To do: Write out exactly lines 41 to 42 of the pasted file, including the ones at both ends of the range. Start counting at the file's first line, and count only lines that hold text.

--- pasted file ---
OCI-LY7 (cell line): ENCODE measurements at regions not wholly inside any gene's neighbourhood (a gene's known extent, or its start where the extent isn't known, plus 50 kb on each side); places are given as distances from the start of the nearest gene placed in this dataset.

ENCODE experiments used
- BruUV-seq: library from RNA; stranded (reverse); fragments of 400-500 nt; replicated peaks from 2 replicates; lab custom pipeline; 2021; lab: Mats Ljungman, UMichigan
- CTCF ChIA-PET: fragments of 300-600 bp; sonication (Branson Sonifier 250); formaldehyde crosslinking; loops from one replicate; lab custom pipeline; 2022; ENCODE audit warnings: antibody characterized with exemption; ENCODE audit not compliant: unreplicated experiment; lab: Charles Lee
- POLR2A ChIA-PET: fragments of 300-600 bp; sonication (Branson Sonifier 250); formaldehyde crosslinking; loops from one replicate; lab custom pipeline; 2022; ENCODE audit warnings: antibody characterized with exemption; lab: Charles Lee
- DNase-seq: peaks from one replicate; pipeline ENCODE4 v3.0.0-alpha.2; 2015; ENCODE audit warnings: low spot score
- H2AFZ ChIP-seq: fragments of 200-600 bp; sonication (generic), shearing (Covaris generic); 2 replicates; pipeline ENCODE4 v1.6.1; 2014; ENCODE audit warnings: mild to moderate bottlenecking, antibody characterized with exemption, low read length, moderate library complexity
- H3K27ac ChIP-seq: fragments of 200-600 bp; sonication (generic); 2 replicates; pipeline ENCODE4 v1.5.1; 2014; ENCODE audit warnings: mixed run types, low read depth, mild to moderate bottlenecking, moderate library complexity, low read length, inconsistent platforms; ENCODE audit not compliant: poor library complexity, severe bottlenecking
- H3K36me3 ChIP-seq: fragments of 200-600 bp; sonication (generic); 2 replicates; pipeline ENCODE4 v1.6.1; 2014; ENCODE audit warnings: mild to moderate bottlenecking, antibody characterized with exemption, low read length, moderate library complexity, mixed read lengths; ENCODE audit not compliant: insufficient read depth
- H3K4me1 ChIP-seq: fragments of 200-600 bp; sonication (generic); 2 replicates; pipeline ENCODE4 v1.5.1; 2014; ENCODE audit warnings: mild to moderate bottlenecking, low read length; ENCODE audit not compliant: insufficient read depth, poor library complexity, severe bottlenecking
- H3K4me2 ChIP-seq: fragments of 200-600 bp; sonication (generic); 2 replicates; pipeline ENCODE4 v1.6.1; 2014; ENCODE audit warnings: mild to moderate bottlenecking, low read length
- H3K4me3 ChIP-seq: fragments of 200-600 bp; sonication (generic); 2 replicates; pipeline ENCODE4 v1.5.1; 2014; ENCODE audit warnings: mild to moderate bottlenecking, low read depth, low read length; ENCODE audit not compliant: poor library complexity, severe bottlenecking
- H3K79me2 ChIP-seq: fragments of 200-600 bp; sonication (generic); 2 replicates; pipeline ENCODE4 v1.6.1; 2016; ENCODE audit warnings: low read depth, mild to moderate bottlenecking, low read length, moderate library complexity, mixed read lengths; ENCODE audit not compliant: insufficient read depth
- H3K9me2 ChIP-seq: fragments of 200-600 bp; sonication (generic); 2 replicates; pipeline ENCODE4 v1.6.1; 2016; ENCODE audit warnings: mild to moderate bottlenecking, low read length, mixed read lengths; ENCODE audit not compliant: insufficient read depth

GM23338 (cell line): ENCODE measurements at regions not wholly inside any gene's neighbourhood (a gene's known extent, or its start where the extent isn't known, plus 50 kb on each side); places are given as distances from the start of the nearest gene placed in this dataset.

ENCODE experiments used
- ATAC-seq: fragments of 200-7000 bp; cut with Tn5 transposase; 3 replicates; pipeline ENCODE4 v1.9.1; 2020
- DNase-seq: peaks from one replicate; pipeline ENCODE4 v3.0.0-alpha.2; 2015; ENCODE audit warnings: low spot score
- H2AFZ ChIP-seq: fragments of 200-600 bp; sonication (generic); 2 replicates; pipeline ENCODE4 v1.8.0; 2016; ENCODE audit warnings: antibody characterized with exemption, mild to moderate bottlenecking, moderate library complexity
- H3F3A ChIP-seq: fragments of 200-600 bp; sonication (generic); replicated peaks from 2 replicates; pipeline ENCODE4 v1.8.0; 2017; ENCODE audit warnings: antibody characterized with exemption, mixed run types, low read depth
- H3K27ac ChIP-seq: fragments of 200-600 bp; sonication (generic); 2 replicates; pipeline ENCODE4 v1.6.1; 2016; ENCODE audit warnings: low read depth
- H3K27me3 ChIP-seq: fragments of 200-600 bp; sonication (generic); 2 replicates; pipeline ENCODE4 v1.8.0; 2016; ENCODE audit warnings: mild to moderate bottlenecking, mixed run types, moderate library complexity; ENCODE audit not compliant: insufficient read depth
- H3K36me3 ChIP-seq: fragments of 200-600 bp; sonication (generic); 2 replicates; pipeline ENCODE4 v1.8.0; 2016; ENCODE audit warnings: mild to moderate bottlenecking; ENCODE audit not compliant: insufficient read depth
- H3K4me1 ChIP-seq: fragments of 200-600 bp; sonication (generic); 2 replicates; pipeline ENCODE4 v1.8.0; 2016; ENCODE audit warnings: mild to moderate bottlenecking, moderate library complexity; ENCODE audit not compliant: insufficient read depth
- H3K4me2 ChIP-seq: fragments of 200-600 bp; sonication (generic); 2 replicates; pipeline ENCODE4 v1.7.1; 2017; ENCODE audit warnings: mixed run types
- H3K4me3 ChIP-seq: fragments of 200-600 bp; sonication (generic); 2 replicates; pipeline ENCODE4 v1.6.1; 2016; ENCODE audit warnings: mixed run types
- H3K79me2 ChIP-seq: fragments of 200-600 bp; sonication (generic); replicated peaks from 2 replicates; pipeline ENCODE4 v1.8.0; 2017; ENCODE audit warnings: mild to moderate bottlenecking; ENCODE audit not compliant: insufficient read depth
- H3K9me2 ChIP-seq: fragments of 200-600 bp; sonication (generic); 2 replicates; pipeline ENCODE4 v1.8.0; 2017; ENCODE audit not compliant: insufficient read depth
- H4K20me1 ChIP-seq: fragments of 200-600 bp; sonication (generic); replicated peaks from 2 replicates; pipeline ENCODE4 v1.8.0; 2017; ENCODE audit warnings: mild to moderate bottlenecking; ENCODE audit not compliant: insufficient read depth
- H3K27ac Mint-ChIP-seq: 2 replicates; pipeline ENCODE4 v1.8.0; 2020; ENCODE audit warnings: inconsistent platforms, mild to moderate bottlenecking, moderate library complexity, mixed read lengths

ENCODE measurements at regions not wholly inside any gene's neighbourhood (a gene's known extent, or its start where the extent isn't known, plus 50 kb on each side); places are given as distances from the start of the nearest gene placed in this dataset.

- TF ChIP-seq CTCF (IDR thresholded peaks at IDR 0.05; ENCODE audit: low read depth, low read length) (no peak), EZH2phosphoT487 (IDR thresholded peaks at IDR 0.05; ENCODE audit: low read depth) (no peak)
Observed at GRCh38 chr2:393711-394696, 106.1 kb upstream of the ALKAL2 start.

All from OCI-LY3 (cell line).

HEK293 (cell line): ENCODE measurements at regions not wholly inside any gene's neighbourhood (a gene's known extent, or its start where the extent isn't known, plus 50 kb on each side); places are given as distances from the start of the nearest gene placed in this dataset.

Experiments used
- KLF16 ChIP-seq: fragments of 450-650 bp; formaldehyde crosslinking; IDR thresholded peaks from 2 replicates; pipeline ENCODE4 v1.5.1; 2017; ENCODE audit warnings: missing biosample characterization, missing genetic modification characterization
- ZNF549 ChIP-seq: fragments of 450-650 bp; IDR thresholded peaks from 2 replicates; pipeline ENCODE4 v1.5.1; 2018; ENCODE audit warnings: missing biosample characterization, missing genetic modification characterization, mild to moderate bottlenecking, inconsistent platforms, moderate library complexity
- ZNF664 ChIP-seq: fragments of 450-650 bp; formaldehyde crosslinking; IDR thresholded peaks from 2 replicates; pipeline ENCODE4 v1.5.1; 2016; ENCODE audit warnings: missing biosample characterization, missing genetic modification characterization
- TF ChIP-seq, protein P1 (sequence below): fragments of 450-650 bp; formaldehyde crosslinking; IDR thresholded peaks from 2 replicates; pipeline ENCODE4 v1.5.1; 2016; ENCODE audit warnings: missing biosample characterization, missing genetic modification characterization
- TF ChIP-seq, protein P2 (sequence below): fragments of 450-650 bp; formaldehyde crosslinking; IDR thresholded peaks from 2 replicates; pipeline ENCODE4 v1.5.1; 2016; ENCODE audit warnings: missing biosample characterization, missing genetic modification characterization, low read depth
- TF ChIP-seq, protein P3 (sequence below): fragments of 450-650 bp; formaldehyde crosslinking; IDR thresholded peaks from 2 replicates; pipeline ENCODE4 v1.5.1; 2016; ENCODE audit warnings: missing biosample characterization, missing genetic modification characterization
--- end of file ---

- TF ChIP-seq, protein P2 (sequence below): fragments of 450-650 bp; formaldehyde crosslinking; IDR thresholded peaks from 2 replicates; pipeline ENCODE4 v1.5.1; 2016; ENCODE audit warnings: missing biosample characterization, missing genetic modification characterization, low read depth
- TF ChIP-seq, protein P3 (sequence below): fragments of 450-650 bp; formaldehyde crosslinking; IDR thresholded peaks from 2 replicates; pipeline ENCODE4 v1.5.1; 2016; ENCODE audit warnings: missing biosample characterization, missing genetic modification characterization